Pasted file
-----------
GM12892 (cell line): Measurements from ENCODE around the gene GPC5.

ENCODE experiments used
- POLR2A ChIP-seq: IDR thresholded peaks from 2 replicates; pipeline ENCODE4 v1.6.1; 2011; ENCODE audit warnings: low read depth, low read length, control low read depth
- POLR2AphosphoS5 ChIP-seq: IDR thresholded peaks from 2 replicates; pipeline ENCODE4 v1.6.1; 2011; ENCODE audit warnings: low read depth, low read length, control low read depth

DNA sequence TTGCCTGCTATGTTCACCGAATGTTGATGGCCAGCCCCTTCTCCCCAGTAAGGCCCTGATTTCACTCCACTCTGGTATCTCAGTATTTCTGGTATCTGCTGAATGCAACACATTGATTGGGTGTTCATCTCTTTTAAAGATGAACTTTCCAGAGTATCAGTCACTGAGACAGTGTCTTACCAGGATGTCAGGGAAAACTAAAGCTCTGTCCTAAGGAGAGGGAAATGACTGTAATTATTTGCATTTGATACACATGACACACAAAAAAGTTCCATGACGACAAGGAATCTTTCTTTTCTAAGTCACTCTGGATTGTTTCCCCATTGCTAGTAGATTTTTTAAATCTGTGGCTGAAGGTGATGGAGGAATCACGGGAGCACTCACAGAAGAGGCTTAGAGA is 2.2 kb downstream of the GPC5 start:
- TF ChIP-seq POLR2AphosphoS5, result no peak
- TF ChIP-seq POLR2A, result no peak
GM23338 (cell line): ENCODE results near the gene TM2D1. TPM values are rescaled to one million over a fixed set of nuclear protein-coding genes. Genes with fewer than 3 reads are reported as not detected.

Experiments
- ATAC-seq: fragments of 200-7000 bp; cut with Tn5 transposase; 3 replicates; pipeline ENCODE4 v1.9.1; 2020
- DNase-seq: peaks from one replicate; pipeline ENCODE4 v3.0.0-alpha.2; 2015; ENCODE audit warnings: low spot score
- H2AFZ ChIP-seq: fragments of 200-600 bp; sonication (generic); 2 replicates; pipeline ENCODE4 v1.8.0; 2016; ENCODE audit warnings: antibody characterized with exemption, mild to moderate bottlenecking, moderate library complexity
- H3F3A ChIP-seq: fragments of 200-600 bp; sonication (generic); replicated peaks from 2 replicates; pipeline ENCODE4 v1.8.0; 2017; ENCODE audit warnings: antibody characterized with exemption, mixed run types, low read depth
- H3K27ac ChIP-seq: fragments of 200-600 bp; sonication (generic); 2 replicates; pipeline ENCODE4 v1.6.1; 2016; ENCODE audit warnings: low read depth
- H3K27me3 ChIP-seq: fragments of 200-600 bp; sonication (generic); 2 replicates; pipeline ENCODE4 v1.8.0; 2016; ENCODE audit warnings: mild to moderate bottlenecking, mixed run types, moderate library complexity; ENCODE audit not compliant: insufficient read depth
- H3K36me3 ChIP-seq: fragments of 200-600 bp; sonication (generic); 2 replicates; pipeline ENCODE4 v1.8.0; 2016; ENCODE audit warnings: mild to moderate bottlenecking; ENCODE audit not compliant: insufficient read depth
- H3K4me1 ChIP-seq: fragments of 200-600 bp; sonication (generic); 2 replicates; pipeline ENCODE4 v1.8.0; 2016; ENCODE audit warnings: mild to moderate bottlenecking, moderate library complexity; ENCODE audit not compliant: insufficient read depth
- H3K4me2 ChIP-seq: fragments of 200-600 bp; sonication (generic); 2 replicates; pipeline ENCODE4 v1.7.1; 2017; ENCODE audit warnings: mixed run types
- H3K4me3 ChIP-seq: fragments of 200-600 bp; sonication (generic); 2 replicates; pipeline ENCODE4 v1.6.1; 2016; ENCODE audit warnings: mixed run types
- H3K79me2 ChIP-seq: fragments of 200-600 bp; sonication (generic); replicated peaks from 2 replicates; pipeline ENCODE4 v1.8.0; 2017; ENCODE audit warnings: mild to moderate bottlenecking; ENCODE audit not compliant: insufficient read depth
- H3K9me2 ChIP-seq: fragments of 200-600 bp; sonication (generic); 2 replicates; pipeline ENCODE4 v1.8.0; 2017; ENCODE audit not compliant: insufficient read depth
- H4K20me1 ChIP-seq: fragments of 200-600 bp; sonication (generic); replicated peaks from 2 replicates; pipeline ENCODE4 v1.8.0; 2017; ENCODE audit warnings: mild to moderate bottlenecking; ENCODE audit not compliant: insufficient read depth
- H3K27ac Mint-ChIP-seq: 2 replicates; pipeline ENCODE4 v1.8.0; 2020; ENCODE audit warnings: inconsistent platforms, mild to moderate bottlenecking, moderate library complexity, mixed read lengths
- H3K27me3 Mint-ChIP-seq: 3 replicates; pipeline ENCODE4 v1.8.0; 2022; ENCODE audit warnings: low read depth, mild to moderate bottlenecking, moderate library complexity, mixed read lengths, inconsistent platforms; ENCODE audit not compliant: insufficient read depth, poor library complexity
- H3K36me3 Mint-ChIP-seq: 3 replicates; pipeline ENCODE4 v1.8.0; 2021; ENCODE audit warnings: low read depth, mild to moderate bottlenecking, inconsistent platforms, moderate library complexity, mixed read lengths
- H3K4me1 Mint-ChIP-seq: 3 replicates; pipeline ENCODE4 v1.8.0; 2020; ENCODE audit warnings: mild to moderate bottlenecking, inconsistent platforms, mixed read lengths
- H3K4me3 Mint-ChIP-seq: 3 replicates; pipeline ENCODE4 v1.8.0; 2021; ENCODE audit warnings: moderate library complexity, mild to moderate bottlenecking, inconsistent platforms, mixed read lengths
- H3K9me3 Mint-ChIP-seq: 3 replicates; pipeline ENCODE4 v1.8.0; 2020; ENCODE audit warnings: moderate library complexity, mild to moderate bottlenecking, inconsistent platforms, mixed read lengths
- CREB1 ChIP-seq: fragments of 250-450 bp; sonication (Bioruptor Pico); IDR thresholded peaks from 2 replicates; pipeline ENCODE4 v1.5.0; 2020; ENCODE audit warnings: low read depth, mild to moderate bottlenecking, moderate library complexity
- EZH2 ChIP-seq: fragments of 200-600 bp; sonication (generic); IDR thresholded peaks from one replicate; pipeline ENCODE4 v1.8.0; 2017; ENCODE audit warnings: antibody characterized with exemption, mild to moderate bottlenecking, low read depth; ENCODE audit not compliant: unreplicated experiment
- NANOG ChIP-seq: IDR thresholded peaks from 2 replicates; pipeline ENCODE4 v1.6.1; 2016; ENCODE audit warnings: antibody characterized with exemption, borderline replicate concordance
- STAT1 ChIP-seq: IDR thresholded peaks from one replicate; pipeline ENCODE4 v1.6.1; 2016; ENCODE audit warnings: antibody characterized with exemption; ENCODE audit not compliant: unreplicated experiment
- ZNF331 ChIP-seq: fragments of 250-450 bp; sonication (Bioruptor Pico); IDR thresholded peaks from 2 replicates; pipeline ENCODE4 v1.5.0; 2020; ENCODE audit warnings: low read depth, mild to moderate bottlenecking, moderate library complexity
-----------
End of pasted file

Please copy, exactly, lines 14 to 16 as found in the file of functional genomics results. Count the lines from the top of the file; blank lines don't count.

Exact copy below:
- H3K27ac ChIP-seq: fragments of 200-600 bp; sonication (generic); 2 replicates; pipeline ENCODE4 v1.6.1; 2016; ENCODE audit warnings: low read depth
- H3K27me3 ChIP-seq: fragments of 200-600 bp; sonication (generic); 2 replicates; pipeline ENCODE4 v1.8.0; 2016; ENCODE audit warnings: mild to moderate bottlenecking, mixed run types, moderate library complexity; ENCODE audit not compliant: insufficient read depth
- H3K36me3 ChIP-seq: fragments of 200-600 bp; sonication (generic); 2 replicates; pipeline ENCODE4 v1.8.0; 2016; ENCODE audit warnings: mild to moderate bottlenecking; ENCODE audit not compliant: insufficient read depth